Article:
Flashing their bright orange spikes and booming bats, the San Francisco sluggers keyed a five-run blitz against Justin Verlander in the first inning that sent the National League to an 8-0 romp over the American League on Tuesday night.
Cabrera, a former Atlanta Brave, homered and won the MVP award, and Giants teammate Matt Cain started a strong pitching performance for the NL in its most-lopsided All-Star victory.
Cain combined with Stephen Strasburg, R.A. Dickey, Aroldis Chapman and the rest of a lights-out staff on a six-hitter.
“San Francisco Giants show,” Matt Kemp of the rival Dodgers said during the game.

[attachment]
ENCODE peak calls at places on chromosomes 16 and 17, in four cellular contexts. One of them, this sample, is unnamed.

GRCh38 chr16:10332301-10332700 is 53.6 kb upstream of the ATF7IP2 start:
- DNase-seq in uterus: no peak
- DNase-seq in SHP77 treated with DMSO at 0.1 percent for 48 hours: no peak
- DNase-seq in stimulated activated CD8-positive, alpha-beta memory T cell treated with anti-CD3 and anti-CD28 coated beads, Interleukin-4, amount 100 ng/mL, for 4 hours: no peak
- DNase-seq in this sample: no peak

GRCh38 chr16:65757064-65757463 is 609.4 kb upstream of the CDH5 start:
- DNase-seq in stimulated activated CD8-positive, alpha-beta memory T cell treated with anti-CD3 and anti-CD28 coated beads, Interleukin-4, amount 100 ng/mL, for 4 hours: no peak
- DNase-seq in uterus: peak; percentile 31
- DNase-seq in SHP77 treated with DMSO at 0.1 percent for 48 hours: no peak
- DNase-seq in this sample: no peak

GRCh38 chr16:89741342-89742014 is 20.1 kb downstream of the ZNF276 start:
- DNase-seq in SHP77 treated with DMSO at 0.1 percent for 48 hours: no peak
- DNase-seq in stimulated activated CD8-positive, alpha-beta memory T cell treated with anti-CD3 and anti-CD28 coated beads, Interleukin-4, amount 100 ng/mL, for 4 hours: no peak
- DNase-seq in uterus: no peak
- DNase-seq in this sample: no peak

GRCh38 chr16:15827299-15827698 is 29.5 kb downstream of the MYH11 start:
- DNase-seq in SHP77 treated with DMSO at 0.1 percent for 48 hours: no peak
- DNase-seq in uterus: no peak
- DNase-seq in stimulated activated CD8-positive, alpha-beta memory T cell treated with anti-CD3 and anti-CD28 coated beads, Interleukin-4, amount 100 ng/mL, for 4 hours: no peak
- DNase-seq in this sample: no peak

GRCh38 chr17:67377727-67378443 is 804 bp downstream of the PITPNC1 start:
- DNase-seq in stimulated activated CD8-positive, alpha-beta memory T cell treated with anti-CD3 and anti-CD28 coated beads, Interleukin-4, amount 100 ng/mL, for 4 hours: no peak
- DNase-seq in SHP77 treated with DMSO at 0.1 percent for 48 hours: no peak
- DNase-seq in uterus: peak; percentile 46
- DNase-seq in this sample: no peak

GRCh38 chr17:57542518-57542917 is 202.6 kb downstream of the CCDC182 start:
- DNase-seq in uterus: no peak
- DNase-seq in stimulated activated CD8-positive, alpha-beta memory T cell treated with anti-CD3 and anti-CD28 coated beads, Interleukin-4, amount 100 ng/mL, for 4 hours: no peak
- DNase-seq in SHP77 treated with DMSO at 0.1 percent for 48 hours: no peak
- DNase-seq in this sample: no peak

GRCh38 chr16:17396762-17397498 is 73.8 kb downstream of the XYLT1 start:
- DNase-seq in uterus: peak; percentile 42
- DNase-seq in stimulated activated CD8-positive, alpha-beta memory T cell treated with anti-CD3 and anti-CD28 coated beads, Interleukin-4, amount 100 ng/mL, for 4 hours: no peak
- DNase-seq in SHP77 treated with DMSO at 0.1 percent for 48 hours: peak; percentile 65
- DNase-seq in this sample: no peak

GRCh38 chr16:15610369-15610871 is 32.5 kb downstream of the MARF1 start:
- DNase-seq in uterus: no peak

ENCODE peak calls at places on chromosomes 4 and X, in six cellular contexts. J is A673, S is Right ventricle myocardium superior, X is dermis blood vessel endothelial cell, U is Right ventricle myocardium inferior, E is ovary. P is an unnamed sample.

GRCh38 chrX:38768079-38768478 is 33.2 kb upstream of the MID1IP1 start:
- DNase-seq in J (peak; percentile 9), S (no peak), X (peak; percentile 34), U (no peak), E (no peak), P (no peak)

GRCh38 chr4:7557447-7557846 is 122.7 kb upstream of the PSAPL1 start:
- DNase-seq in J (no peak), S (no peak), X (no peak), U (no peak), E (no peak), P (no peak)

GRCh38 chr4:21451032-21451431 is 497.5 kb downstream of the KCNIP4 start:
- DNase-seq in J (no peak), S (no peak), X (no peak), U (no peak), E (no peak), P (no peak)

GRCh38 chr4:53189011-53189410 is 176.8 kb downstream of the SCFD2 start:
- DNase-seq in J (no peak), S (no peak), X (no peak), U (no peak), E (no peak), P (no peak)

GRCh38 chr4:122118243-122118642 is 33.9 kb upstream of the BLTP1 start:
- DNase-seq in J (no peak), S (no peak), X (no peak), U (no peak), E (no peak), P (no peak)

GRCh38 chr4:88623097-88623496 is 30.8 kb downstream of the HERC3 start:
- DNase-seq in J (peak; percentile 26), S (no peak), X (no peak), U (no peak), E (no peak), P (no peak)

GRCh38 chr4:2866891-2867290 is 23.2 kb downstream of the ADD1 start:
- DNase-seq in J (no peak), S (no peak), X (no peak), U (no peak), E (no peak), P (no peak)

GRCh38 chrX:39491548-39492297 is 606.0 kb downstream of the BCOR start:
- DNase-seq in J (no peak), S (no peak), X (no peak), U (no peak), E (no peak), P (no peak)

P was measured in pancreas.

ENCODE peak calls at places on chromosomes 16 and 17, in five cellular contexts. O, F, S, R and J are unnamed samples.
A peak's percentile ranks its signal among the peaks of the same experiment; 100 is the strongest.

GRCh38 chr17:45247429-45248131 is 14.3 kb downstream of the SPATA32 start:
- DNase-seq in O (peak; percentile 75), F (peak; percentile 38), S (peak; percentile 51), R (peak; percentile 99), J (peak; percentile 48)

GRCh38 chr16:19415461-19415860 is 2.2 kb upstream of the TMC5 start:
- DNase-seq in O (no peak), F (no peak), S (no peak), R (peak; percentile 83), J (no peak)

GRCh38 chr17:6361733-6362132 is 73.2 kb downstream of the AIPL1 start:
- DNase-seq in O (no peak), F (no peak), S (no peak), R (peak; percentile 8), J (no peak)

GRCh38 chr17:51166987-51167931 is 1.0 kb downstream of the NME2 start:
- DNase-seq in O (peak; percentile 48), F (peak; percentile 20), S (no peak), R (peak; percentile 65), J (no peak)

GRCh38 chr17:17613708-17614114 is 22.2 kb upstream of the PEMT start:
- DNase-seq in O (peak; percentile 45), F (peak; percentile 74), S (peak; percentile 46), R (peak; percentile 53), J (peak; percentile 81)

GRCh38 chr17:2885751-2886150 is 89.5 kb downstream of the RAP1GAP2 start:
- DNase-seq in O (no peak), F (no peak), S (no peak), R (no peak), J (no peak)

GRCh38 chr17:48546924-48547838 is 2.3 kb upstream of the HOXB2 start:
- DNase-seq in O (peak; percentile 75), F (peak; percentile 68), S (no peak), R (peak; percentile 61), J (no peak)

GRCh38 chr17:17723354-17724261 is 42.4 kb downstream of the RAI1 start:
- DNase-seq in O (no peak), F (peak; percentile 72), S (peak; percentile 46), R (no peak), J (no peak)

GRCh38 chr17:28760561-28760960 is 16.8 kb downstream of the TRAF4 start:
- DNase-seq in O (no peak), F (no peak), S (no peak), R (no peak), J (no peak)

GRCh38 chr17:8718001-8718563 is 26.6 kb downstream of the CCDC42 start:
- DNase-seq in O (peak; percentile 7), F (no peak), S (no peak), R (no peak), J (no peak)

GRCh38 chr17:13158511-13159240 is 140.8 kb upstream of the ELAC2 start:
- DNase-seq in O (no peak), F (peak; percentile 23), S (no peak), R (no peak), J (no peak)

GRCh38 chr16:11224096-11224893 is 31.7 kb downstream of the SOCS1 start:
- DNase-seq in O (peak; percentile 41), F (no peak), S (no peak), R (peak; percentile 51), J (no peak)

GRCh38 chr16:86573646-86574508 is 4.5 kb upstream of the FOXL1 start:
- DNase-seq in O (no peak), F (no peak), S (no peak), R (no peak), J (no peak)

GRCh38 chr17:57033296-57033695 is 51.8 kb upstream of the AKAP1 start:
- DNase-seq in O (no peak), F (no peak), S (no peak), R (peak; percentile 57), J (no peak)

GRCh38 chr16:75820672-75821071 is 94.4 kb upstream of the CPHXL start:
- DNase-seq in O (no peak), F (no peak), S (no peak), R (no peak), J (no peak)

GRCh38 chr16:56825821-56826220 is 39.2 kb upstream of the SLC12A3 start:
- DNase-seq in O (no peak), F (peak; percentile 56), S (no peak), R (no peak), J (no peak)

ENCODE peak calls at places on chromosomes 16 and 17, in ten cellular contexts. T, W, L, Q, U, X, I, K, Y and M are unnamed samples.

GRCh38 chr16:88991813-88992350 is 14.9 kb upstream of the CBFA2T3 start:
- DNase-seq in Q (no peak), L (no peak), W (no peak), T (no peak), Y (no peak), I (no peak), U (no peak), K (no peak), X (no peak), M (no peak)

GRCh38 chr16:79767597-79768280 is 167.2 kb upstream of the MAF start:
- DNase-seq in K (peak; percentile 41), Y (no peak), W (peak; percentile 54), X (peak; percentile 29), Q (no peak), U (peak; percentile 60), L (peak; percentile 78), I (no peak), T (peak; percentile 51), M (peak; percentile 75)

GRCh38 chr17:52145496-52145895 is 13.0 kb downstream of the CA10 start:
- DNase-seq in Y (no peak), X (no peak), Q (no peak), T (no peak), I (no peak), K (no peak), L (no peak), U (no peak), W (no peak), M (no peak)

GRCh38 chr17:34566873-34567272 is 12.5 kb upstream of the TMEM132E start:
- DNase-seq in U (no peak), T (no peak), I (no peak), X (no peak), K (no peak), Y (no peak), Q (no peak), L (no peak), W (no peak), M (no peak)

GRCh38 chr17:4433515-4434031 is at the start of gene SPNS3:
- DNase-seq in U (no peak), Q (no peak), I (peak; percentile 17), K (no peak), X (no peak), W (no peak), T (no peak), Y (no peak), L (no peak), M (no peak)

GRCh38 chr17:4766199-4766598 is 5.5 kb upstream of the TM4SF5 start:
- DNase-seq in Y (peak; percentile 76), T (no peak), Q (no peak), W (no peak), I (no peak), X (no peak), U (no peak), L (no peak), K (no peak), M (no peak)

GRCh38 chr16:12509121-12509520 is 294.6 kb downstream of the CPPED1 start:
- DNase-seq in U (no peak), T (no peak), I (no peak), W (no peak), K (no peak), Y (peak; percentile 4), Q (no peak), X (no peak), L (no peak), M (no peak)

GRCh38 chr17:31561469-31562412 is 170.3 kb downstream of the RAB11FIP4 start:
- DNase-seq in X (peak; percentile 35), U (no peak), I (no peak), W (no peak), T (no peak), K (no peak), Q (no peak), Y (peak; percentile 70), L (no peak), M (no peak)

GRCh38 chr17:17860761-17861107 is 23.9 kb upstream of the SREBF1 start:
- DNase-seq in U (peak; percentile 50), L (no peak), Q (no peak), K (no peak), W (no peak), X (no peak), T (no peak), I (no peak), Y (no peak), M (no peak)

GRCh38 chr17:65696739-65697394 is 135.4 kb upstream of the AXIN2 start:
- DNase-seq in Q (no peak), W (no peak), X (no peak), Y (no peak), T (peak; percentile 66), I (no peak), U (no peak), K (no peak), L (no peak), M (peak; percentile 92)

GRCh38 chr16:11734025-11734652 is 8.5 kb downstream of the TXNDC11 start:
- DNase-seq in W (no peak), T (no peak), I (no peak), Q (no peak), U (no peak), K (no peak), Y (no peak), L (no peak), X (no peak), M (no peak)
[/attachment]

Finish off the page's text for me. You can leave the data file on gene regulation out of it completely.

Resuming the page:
Ryan Braun, an All-Star again after his drug suspension was overturned last winter, doubled, tripled and made a fine catch in the outfield to help give the NL its first three-game winning streak in two decades.
Chipper Jones singled in his final All-Star at-bat at age 40 as the NL, under retired manager Tony La Russa, once again claimed home-field advantage in the World Series.
Teen sensation Bryce Harper had a shaky All-Star debut. Fellow rookie Mike Trout, only 20, showed off his dynamic skills.
The game was pretty much decided a few moments after it started.
Sandoval hit the first bases-loaded triple in All-Star history off Verlander, who couldn’t control his 100 mph heat. Cabrera singled and scored the first run, then hit a two-run homer against Matt Harrison in a three-run fourth.
“I don’t get many triples,” said the slow-footed Sandoval. “We had some fun with that in the dugout.”
Cabrera was flanked by his mom as he received his MVP award.
“I was surprised for me, the MVP, but thank you the fans,” he said.